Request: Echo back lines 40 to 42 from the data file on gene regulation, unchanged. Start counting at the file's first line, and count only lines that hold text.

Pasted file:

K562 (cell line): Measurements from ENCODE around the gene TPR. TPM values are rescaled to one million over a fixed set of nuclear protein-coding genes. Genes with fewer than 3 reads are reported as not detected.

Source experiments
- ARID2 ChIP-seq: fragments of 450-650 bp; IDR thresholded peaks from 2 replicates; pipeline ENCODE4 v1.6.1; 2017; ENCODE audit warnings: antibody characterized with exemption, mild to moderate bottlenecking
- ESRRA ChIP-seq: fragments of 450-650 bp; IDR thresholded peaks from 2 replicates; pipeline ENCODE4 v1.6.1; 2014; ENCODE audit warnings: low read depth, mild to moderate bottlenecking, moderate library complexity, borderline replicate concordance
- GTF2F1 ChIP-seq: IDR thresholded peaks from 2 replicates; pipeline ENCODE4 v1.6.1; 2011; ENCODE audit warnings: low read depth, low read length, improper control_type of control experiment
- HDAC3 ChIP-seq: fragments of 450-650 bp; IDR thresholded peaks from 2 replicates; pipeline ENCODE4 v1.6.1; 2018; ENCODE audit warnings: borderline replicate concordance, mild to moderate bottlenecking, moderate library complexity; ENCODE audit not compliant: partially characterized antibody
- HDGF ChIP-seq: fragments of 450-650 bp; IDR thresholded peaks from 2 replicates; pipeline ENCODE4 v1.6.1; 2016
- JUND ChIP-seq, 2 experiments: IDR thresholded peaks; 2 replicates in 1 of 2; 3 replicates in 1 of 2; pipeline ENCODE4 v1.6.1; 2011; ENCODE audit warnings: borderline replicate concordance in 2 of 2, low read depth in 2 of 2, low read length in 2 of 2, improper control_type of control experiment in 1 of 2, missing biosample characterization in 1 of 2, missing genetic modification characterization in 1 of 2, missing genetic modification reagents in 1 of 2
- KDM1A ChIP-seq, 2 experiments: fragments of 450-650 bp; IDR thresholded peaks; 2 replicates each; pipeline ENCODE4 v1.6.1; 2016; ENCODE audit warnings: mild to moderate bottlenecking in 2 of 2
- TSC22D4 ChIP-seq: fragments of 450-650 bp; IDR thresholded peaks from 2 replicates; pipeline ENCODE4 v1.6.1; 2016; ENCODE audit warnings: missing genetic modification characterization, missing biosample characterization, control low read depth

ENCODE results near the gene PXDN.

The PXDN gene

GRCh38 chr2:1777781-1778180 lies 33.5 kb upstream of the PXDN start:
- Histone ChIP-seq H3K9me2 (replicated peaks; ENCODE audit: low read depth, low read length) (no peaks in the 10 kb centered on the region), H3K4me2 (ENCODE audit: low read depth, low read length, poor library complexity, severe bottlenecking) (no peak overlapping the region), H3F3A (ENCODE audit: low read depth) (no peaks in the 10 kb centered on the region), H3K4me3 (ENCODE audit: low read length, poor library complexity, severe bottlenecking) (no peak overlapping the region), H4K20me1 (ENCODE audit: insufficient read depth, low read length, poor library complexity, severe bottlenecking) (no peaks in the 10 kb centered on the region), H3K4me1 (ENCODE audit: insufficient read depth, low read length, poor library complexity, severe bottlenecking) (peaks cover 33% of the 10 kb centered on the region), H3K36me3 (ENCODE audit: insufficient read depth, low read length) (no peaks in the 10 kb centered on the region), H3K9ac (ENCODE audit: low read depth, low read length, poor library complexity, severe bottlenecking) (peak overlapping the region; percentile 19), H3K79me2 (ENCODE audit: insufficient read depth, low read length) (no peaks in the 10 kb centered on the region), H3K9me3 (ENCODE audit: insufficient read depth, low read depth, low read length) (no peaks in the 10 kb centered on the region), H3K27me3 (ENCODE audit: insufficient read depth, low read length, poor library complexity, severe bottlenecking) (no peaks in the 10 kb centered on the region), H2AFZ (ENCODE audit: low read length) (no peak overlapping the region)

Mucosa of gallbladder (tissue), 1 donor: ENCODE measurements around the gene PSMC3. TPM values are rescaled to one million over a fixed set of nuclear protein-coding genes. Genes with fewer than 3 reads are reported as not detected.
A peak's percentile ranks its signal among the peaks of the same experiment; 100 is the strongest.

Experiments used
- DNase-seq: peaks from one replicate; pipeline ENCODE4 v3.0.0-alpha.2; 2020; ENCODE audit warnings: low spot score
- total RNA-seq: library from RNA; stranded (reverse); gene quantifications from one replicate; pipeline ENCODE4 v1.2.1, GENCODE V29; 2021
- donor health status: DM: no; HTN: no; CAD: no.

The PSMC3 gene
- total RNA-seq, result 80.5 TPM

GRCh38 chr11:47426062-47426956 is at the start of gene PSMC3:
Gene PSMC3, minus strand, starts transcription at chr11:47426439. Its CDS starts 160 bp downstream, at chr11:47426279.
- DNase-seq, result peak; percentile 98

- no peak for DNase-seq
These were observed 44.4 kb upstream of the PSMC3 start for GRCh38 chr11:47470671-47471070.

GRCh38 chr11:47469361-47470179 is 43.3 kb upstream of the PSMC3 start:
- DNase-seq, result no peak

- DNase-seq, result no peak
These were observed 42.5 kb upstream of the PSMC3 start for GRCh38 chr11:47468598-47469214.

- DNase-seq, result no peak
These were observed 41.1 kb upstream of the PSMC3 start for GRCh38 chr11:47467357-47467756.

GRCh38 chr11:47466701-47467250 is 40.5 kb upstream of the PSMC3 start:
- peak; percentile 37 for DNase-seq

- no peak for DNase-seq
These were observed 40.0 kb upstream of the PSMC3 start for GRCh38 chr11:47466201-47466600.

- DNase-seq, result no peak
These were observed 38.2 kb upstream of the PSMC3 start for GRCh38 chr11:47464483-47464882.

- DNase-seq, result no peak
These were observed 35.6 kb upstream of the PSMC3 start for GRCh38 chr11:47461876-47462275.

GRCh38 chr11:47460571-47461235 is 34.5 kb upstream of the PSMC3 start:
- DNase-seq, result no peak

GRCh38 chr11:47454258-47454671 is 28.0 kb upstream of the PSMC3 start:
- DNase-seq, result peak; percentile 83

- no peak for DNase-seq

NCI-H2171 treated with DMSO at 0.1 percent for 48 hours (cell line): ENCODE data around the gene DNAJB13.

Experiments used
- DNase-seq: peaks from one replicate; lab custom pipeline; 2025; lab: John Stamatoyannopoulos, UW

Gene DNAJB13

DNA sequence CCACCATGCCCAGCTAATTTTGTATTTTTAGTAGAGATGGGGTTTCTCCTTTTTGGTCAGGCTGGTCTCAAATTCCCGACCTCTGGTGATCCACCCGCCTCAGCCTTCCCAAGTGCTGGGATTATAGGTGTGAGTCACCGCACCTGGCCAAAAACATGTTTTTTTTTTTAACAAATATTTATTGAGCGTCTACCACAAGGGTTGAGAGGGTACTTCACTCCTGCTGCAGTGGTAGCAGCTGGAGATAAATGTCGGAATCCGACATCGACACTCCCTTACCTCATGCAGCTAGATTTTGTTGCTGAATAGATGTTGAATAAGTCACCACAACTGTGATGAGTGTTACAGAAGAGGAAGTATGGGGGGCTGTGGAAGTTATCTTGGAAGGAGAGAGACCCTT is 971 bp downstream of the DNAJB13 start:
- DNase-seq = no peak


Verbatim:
- DNase-seq, result no peak
These were observed 35.6 kb upstream of the PSMC3 start for GRCh38 chr11:47461876-47462275.

GRCh38 chr11:47460571-47461235 is 34.5 kb upstream of the PSMC3 start: